(A Journey of a Leap of Faith)
As I write this the aforementioned bugs are dive bombing my computer screen (then bouncing off and hitting my face), attracted by the neon glow. Good times. We had a massive rainstorm here last night (which is good since this has been a very dry rainy season for the farmers). When it hit, I was out in town with Zach and we had to wait an hour till the downpour and lightening ended. Once it stopped we jumped on the motorbikes (seats and helmets sopping) and had to try 4 different routes to get home. As I gazed down the roads, the ‘puddles’ made by the rain covered half the street, water lapping at the sidewalk.
This morning I encountered Ba Dang (our groundskeeper) on the deck. She agitatedly tried to explain something to me in Northern Thai and performed some rather dramatic hand gestures in the process. The only thing I could take away from the performance was we should shut the windows when it rained so, needless to say, as she returned 5 minutes later with her husband and a machete, I was a bit nonplussed. Turns out the storm had blown a bamboo tree onto Nate and Rachel’s deck (they were away for the night and their bedroom is the only room on the second floor) and they had come to chop it down.
I turned 28 this past Tuesday. And it was great. Everyone was so sweet and in the spirit. We had Rachel’s cousin, Trevor and his friend Christa, here for the celebration along with all our other “farangs” friends. My ‘cake’ was all the pieces of pie Nate and Rachel could locate in town (including a slice of lemon meringue! Not as good as my Gammy’s though)…There was quite the rousing rendition of “Happy Birthday’ performed (which almost beat the rendition (sung twice) the night before by an extremely drunk Thai and Japanese man with the help of all of us. A classic memory).
I was happy to be here in this place for my birthday and marveled at where I was last year for my birthday, completely unaware this was waiting for me. It felt like New Years Eve. I have all my time in Thailand stretching out before me and many choices available for when I return Stateside and I am thankful for that.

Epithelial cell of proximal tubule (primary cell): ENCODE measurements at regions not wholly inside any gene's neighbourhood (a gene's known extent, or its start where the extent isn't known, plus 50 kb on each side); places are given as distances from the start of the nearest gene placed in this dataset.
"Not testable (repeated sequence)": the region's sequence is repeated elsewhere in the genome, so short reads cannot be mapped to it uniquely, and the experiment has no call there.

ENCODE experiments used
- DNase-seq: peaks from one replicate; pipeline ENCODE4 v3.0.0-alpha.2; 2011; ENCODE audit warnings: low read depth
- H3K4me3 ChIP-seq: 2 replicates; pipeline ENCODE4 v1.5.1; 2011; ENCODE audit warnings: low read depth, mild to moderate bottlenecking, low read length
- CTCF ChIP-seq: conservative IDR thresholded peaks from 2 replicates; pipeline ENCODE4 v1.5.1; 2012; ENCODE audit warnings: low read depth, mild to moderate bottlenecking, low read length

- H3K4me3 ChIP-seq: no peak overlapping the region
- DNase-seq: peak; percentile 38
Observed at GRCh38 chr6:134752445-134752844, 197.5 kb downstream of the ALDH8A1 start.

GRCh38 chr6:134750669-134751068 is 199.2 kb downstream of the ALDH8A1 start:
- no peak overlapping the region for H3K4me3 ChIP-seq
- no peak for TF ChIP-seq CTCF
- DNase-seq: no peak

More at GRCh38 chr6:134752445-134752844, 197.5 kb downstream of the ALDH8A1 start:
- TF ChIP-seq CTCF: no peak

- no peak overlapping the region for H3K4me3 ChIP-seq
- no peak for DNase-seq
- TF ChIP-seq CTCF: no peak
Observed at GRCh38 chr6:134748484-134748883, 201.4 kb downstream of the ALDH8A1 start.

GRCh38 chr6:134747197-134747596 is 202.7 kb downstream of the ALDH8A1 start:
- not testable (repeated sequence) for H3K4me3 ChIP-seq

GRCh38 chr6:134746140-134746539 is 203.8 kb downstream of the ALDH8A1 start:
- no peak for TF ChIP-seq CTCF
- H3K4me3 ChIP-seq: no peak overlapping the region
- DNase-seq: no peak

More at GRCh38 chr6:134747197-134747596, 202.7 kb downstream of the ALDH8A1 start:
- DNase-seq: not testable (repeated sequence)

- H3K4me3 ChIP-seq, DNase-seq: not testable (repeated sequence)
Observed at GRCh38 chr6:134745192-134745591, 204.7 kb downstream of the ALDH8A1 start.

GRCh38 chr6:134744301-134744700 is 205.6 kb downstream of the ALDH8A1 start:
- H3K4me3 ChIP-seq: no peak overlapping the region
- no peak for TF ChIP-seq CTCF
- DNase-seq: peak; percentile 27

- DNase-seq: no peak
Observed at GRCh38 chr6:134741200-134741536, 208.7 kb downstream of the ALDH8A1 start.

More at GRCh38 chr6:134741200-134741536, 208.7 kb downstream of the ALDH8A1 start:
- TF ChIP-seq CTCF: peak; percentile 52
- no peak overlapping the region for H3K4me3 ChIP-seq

And it’s good for me to remember that. In culture shock,I think there is curve which appears after you begin to feel settled in and not quite overwhelmed at everything you encounter on a day to day basis. I feel remarkably present here and at peace. There is no doubt as to whether or not this is the right place for me at this point in my life. I don’t consciously feel myself thinking of New York or yearning to be in the States – yet- I am to some degree. It is natural that I am. It’s a testimony to my life there.
I’ve recently become comfortable enough on a motorbike to venture into town myself (there isn’t a right of way here and… well, I haven’t even been the driver of a car in years plus… I am kinda nervous nellie with that stuff) and this has restored a sense of independence which is vital to me. Being independent is a large part of how I identify myself. I went from being in a place where (beyond the obvious of speaking the language) I knew multiple ways to different locations, any number of places I could go to on my own and hang out and many many friends to call on to do so. Another curve in this road for me is the life I have established here in Thailand (living at Nate and Rachel’s house and my housemates here, the other farangs I have become acquainted with, daily or weekly routines) is about to change- they are all leaving within the next three weeks. The next round of SOLD folks arrive at that time (and I look forward to hanging out with them!) and leaves me as the one who has been here the longest. So not only is there that change, I also feel it’s my responsibility to them (and to Nate and Rachel who have been great teachers) to get my ducks in a row.
There are different things I have used to help me recognize what I am feeling and process. Talking with my friends here or skyping with friends and family from home or praying and just acknowledging what is going on around me has helped. And knowing this is what happens when you take a leap from the known to the unknown
The other day after teaching, I was driving down the road with the wind in my hair, sun on my face and reflecting on when I was working at the consulting firm in New York, miserable, hitting the snooze button for 45 mins and looking out the window reflecting on the fact I was already bored with my day before I ever got out of bed. I am as far away from that feeling as you can get. So thank you, God, for bringing me here.
“Travel is always like this, I remind myself. Uneven, with stretches of loneliness and anxiety followed by unparalleled moments of bliss and discovery.”